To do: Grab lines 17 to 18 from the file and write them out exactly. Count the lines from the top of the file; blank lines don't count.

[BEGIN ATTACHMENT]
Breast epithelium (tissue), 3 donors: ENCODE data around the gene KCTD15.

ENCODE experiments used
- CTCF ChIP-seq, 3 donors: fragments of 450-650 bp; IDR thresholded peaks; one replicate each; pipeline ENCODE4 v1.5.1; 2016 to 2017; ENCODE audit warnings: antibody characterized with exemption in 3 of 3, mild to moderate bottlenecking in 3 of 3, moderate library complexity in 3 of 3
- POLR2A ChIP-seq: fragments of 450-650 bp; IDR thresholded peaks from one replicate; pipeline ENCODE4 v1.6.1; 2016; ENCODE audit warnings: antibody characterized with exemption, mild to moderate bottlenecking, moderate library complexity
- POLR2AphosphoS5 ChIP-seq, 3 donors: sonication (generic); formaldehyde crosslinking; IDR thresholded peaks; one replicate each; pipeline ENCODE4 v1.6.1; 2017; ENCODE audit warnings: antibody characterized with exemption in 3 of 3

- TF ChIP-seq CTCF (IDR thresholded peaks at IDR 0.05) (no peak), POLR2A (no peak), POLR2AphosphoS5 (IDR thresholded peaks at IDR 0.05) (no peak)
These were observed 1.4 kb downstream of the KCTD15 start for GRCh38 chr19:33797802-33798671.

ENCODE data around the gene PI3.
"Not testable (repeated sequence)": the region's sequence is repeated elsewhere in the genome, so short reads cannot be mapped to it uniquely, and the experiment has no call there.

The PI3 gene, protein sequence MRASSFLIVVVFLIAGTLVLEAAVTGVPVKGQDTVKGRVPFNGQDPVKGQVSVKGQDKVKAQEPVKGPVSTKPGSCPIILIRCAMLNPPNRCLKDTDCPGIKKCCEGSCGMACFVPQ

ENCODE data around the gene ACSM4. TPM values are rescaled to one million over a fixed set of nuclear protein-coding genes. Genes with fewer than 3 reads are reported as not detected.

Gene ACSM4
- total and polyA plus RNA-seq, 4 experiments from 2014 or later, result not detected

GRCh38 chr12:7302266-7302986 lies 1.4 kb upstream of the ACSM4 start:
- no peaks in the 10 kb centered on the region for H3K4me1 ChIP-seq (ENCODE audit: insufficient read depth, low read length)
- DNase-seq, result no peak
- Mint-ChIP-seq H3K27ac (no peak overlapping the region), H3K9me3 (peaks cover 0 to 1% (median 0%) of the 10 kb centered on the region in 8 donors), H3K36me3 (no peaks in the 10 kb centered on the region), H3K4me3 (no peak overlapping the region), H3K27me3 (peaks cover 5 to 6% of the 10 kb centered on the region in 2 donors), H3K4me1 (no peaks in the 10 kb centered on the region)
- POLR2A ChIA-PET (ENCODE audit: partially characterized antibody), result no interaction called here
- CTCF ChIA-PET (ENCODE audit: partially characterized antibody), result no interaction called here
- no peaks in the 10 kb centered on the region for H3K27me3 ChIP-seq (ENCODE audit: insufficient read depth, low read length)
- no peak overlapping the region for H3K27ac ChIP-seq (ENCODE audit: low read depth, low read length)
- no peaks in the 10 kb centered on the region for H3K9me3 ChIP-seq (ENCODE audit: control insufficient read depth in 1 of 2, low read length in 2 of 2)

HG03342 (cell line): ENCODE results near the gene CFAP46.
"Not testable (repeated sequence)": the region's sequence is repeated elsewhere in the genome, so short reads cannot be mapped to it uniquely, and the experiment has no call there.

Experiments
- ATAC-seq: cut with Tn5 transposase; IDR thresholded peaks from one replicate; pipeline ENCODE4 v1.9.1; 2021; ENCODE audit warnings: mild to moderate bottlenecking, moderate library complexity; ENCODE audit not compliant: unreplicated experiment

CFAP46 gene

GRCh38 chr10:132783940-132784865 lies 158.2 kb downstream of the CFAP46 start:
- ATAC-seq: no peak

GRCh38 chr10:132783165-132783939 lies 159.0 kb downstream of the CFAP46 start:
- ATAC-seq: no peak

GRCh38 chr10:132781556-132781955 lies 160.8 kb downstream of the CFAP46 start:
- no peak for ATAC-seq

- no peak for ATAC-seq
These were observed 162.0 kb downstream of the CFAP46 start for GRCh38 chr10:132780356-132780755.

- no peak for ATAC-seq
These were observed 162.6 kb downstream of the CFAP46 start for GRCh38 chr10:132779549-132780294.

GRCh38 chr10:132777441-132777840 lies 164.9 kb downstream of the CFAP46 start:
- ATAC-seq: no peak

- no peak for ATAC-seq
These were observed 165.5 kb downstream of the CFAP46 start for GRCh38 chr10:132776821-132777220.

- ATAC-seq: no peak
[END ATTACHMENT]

- Mint-ChIP-seq H3K27ac (no peak overlapping the region), H3K9me3 (peaks cover 0 to 1% (median 0%) of the 10 kb centered on the region in 8 donors), H3K36me3 (no peaks in the 10 kb centered on the region), H3K4me3 (no peak overlapping the region), H3K27me3 (peaks cover 5 to 6% of the 10 kb centered on the region in 2 donors), H3K4me1 (no peaks in the 10 kb centered on the region)
- POLR2A ChIA-PET (ENCODE audit: partially characterized antibody), result no interaction called here